2. Use intranasal splints to avoid adhesions. The splint is usually kept in for ten days.
  3. Light Sofratulle nasal packs are used to control postoperative bleeding. The nasal packs are removed after twenty four hours.
  4. Patient receives three doses of intravenous antibiotics. In cases of fungal disease, antifungal agents are used.
  5. Close follow-up of the patients in out patient for six weeks to remove crusts and divide any adhesions.

Postoperative care:

  1. Nasal irrigations should be started immediately following pack removal, usually with normal saline, five times a day, and is continued for three months. In order to keep the operative site free of clots and crusts, it may be done effectively with 20cc syringe attached to a rubber bulb.
  2. Perioperative medication: our regime is as follows:
    • Zinnat (Cefuroxim) 500mg BID for ten days
    • Prednisolone 10mg once a day for two weeks
      Then reduce to 5mg for a further two weeks
    • Claretine (Loratadine) one tablet at bedtime for three months
      If the basic indication was chronic sinusitis, antibiotic treatment may be considered for a longer period according to culture and sensitivity.
  3. Long term medications:
    • Steroid nasal sprays: to be used indefinitely.
    • Nasal irrigations with normal saline are used permanently at least twice a day. The commercially available Sea or Ocean nasal washes are recommended.
    • In cases of polyposis: Predinisolone 5mg once a day for one week, this is repeated
Fig. 15 – 5. Drainage pathways of the paranasal sinuses (after opening the ethmoid and resection of the concha media).*
– Maxillary sinus
– Anterior ethmoid
– Posterior ethmoid
– Frontal sinus
– Sphenoid sinus
1. Infundibulum ethmoidale
2. Frontal recess
* Permission from Prof. Grote.

 

every five weeks for two years or may be for life in severe cases of allergic or vasomotor rhinitis with recurrent polyposis.
  • In cases of chronic purulent sinusitis despite surgery and antibiotic treatment, a fungus aetiology should be considered. Prolonged treatment with antifungal agent such as Sphoronox (Itraconazol) is recommended.

Possible complications of Functional Endoscopic Sinus Surgery

  1. Recurrence of disease: polyps, fungus or inverted nasal papilloma.
  2. Intranasal adhesions and stenosis of sinus ostium.
  3. Crustation and the need for regular nasal toilet.
  4. Impaired or loss of sense of smell which could be due to disease or surgery.
  5. Persistent postnasal discharge: this is due to allergic or vasomotor elements, limited surgery or fungus infection. Fungus causes mucopurulent discharge which is not responding to antibiotic treatment. Antifungal agents are given once diagnosis is confirmed.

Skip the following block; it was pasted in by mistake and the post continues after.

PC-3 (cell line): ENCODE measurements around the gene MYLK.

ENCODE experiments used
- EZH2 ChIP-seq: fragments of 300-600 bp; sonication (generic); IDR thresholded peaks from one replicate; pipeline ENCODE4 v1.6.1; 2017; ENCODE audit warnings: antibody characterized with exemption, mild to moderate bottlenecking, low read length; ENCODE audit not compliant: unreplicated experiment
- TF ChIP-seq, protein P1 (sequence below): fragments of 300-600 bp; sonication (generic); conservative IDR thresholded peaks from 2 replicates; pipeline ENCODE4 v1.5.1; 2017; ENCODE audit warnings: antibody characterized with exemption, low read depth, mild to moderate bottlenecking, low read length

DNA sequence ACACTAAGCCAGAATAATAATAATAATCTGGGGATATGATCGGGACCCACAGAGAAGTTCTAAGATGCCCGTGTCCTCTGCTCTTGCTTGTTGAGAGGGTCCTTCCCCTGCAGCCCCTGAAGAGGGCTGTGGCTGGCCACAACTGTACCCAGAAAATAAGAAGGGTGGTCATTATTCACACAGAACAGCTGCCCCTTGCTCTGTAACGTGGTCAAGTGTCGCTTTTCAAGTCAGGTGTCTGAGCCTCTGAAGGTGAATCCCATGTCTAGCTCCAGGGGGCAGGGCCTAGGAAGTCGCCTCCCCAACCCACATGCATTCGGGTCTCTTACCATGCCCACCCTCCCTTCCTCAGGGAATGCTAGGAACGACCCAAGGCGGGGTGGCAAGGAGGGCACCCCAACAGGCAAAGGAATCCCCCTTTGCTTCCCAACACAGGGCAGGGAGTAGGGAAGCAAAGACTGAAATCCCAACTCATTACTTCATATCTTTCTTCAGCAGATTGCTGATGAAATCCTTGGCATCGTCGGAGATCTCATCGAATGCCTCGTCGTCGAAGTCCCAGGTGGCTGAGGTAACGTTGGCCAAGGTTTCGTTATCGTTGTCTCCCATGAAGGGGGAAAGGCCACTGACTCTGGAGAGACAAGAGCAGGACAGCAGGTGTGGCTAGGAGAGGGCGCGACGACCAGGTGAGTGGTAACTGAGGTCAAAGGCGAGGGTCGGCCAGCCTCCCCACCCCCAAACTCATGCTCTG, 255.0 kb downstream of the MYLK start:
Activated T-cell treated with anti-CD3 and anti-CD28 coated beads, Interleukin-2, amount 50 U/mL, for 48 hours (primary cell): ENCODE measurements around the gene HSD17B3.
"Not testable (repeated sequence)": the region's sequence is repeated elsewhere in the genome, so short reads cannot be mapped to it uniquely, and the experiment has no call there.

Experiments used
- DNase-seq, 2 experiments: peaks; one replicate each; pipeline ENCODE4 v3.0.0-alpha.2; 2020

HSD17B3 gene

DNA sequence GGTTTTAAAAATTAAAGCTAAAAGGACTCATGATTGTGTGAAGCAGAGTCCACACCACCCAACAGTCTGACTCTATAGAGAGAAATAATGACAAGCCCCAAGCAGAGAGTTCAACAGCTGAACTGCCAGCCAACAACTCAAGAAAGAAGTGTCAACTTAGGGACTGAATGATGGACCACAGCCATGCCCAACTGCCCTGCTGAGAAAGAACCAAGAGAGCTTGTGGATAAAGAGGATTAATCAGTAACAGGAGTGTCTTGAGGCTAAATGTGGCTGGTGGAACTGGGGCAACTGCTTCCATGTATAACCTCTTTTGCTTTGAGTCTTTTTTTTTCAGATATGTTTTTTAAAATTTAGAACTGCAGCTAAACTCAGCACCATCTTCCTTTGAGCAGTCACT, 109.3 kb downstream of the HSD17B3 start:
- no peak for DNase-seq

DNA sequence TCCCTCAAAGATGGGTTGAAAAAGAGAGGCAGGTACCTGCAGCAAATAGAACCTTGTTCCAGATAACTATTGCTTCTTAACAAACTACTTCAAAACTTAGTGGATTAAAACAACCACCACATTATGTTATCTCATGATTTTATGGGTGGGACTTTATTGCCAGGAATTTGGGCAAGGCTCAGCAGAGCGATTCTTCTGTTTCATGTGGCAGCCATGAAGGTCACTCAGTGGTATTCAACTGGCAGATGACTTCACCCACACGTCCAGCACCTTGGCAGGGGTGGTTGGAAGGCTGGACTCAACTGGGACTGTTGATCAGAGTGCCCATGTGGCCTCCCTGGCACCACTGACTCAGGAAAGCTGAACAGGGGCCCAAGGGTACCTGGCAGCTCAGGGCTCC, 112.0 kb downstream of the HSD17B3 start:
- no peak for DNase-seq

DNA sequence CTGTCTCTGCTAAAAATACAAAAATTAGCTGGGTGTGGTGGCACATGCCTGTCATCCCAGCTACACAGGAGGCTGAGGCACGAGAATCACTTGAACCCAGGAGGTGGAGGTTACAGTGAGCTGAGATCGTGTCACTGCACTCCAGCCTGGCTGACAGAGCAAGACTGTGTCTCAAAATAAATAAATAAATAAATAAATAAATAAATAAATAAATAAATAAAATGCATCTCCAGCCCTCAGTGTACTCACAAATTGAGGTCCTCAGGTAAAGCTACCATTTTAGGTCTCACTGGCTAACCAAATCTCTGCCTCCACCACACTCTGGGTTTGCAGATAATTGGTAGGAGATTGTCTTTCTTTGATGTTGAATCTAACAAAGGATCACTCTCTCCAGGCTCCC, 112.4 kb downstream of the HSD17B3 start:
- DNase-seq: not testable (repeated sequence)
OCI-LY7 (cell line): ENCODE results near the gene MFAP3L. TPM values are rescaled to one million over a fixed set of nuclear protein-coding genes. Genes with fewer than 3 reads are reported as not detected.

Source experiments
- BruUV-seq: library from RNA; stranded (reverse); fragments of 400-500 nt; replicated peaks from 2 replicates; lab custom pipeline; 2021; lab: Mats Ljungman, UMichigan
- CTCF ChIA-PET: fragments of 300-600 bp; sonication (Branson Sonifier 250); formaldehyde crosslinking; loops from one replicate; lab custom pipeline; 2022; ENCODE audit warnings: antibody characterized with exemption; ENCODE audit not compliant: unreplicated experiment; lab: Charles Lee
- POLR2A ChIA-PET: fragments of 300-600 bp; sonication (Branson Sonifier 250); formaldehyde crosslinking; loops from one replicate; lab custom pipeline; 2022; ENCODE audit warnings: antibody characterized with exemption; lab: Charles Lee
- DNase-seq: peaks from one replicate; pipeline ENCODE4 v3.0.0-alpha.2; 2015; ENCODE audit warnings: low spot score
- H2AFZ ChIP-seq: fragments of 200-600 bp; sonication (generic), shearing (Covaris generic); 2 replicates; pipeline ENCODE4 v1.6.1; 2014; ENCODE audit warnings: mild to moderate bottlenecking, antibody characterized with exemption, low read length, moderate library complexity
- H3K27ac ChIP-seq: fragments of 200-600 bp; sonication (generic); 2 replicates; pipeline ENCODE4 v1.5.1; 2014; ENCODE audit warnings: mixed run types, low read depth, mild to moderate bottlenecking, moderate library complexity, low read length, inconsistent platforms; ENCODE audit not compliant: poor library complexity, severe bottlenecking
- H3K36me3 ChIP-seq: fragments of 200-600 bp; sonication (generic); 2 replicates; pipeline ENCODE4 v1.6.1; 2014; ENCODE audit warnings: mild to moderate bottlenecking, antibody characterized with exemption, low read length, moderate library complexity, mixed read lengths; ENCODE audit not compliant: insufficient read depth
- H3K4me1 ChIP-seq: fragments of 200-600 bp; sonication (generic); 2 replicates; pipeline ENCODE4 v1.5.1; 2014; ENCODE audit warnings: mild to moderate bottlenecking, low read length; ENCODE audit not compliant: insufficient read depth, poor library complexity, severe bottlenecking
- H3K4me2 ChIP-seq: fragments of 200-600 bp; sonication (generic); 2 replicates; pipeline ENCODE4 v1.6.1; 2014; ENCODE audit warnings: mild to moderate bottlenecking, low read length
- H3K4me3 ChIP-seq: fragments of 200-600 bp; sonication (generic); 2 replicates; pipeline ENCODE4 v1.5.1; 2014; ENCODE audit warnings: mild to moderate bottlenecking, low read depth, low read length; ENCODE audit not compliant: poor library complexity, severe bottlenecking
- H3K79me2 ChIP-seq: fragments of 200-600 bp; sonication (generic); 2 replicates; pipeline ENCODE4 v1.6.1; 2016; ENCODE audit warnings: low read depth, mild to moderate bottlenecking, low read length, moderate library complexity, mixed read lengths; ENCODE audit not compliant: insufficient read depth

6. Virus rhinitis during first two weeks postoperative is really disappointing and may predispose for complications such as bacterial infection, adhesions, stenosis and prolonged postnasal drip. If this happens a long course of antibiotics and costicosteroid is indicated.
  7. Squint or double vision due to injury to the eye muscles, medial rectus muscle or superior oblique muscle.
  8. Impaired or loss of vision due to:
    • Intraorbital bleeding.
    • Injury to optic nerve.
  9. CSF leak and meningitis due to dural tear.
  10. Brain abscess due to spread of infection by emissary veins.

Superior overdissection, may lead to cerebrospinal fluid leak, due to penetration of the dura through the fovea ethmoidalis or cribriform plate. If this is recognized intraoperatively, it should be repaired with fat, fascia, mucosal flap, tissue glue and packing. If recognized postoperatively, conservative treatment is recommended unless it is too large to close spontaneously. Closure is obtained by endoscopic approach or by the external approach with the help of the neurosurgeon.

Lateral overdissection, may lead to penetration of the lamina papyracea. If orbital fat is noted, do not pull or remove the fat, just leave it alone. There will be no adverse effect other than some echymosis in the medial canthus area. Deeper entry into the orbit may result in damage to the medial rectus muscle or the optic nerve. If this occurs, an immediate ophthalmic consultation should be obtained. The surgeon should always be prepared to do an orbital decompression. This is most quickly obtained by lateral canthotomy, or during the procedure by removing the lamina papyracae and medial wall of the orbit.

 

Fig. 15 – 6. Basic endoscopic sinus surgery: excision of uncinate process, bullous Ethmoidalis, excentration of anterior ethmoid air cells, enlargement of natural maxillary ostium and partial trimming of middle turbinate.